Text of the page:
Updated: Mar 13, 2021
No one is immune, but you CAN be prepared!
Content marketing is just posting memes on Facebook and remembering to fling something on Instagram once a month, right? While my mum may think my job is just scrolling through the internet all day, I’m sure you know there’s way more to content marketing than that. It’s a difficult job but it can also be so rewarding and genuinely enjoyable if you’re the type who lives and breathes social.
But there’s plenty of challenges you’ll face along the way, and being aware of them can help make sure they don’t derail your entire strategy.
Here are the top 10 biggest issues you’ll come across:
Producing high-quality content
I often see businesses fall into the trap of churning out bland, generic posts simply for the sake of posting something. While it’s important to keep your profiles active, it’s ultimately pointless if you’re not providing anything of value.
Make sure your graphics are eye-catching, your copy is on point and that you’re putting out something your audience will actually want to see. Quality still trumps quantity and you should be proud of everything that goes live.
As a content marketer, you must know your target audience inside out. You must be absolutely clear on who you are trying to reach and what you want them to do. This affects your strategy in so many ways, one of which is deciding which social platforms to use. If you’re trying to reach the 45+ market, then pouring all your energy into Tiktok is a losing game.
Analyse your target market’s behaviour and plan your content accordingly. You can’t just wait for them to come to you - go to where they are and show them what they want to see.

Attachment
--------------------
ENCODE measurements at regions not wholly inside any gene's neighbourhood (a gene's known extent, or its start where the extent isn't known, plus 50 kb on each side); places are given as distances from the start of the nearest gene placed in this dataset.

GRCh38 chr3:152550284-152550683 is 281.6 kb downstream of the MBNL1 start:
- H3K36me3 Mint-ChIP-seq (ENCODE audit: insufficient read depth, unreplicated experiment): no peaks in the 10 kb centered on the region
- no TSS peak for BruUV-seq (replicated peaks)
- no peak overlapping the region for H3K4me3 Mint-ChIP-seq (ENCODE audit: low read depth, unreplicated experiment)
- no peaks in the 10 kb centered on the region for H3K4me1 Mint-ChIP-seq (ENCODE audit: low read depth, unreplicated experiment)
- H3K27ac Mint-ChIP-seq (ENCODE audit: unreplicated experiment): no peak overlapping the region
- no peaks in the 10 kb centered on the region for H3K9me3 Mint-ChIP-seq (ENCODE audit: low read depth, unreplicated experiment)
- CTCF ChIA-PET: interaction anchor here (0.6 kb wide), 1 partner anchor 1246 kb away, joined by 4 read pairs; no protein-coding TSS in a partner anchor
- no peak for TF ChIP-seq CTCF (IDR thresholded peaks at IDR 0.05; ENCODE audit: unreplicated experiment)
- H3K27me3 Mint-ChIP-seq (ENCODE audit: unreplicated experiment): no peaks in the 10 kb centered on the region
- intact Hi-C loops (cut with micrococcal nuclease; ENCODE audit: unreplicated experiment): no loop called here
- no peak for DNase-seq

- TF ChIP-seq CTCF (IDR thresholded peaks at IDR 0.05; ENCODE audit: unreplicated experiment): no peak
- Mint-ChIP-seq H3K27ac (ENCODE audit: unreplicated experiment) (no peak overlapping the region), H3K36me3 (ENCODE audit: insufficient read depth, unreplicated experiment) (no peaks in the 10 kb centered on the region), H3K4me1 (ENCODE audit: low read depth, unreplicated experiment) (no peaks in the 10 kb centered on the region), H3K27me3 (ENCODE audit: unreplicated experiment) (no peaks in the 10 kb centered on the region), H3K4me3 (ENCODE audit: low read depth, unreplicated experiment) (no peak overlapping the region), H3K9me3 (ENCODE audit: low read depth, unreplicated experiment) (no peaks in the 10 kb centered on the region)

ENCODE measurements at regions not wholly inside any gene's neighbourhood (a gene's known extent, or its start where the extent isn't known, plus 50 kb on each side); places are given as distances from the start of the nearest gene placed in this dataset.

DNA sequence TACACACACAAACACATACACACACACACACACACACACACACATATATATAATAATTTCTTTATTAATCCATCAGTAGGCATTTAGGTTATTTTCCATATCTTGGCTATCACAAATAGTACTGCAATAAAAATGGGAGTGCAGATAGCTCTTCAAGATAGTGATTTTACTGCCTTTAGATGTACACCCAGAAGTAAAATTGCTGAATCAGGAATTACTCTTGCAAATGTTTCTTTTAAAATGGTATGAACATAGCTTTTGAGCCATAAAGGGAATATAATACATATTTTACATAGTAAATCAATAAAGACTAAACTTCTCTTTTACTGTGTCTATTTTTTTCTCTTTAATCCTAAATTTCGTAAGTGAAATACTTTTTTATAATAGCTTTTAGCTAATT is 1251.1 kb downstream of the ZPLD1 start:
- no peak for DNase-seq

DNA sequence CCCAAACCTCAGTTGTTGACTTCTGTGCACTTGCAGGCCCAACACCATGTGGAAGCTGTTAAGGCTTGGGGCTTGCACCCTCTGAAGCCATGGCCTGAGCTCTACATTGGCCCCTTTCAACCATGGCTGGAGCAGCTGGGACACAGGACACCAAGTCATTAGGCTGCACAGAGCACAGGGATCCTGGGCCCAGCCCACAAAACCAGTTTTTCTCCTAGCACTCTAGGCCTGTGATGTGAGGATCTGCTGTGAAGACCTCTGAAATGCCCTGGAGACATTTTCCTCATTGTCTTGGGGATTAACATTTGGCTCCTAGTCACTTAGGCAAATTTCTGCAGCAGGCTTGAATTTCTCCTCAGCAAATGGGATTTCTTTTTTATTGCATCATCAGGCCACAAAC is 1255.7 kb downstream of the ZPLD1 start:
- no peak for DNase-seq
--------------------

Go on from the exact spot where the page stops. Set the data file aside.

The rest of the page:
Posting on your social channels once every few months is just not going to cut it I’m afraid. You need a posting schedule and you have to stick to it. Create a content calendar and map out how often you want to post on each platform, plus some ideas for a month’s worth of posts. The almighty algorithms LOVE it when you post regularly and will punish you if you don’t, so keep your impressions and engagement up with a consistent schedule.
In an ideal world, we’d all have pro photographers, videographers, graphic designers, dynamite copywriters, social media managers… but most marketing departments are much smaller. It can be frustrating when you have a vision for your content but don’t have the resources to make it happen exactly the way you imagine.
If you can spare some budget, bringing freelancers in for major campaigns is worth it. If not, learn how to make the most of what you have, and look into free tools you can utilise to bring your ideas to life.
Fighting the competition
You’re really vying for your customer's attention on social media and it can be hard to stand out from the crowd. Businesses with astronomical budgets and a huge creative team will be everywhere you look but there’s no need to get disheartened.
See what your competitors are doing and figure out how you can do it better. Make sure your targeting is on point so you’re not wasting valuable ad spend on people who will never be interested in what you’re doing. Try to step out of the box wherever you can, and make sure your content is always providing some kind of value - whether it’s informative, entertaining or inspirational.
Playing the long game